Adobe ColdFusion is an application server, renowned for rapid development of dynamic websites, with a straightforward language (CFML), powerful methods for packaging and reusing your code, and AJAX support that will get developers deep into powerful web applications quickly.
This book is the most intense guide to creating professional ColdFusion applications available. Packed with example code, and written in a friendly, easy-to-read style, this book is just want you need if you are serious about ColdFusion.
This book will give you clear, concise and, of course, practical guidance to take you from the basics of ColdFusion 8 to the skills that will make you a ColdFusion developer to be reckoned with.
ColdFusion expert John Farrar will teach you how about the basics of ColdFusion programming, application architecture, and object reuse, before showing you a range of topics including AJAX library integration, RESTful Web Services, PDF creation and manipulation, and dynamically generated presentation files that will make you the toast of your ColdFusion developer town.
This book digs deep with the basics, with real-world examples of the how and whys, to get more done faster with ColdFusion 8.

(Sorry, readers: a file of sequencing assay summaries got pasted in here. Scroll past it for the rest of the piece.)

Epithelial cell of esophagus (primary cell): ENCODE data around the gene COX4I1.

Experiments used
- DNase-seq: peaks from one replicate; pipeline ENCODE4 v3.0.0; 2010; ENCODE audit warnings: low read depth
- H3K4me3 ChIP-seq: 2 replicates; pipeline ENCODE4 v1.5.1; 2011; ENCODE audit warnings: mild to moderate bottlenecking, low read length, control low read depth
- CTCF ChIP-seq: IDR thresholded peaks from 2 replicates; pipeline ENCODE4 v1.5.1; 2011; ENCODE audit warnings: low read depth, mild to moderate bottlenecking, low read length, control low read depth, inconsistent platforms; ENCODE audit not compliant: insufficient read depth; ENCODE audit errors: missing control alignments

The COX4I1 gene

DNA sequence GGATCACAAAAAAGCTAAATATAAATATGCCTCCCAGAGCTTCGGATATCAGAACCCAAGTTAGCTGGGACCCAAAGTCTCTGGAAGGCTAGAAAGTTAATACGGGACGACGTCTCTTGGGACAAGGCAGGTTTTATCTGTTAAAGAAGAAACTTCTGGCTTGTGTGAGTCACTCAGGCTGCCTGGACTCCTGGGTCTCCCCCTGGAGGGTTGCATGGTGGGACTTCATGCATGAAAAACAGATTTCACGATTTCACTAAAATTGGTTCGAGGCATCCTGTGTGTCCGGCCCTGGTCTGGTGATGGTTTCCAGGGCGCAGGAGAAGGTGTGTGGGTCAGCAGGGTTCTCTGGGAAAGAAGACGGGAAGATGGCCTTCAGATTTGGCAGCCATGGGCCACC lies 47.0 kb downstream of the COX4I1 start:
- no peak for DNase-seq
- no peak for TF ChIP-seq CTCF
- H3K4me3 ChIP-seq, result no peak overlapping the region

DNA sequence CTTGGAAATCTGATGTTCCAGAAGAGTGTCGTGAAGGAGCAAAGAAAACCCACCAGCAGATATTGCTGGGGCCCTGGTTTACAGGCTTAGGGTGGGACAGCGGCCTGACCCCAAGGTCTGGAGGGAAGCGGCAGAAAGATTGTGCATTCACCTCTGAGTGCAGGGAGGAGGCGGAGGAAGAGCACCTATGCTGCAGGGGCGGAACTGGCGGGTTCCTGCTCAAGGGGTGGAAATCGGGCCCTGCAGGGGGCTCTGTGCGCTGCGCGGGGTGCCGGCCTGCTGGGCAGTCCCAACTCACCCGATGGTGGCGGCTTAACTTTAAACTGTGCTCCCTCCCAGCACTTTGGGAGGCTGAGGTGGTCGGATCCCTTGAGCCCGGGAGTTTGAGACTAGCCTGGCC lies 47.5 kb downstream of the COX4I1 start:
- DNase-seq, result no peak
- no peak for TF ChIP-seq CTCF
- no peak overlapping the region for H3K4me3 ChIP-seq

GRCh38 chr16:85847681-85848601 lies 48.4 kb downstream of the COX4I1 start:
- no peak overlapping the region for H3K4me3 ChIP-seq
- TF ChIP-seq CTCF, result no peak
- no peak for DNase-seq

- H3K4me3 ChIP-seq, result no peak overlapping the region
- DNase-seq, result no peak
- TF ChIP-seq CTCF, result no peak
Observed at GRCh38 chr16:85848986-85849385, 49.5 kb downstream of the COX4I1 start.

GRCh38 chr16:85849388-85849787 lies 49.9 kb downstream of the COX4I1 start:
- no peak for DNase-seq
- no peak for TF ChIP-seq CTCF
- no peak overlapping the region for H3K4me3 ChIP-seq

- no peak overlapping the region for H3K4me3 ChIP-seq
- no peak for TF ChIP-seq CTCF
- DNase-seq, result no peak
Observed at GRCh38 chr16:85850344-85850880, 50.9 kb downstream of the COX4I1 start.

This book also covers the new features of ColdFusion 8 Update 1.
The most intense guide to creating professional ColdFusion applications available
This book is a fast-paced tutorial to developing ColdFusion applications, with an emphasis on real-world skills. Packed with examples and careful explanations, the book leads you through all the topics relevant to today's ColdFusion developer.
Who this book is for
This book is for web developers working with ColdFusion 8.
If your goal is to get a good grounding in the basics of the language as quickly as possible and put a site together quickly, this book is ideal for you. If you want to learn more about professional programming of ColdFusion, this book is definitely for you.
No prior knowledge of ColdFusion is expected, but basic knowledge of general web and software development skills is assumed.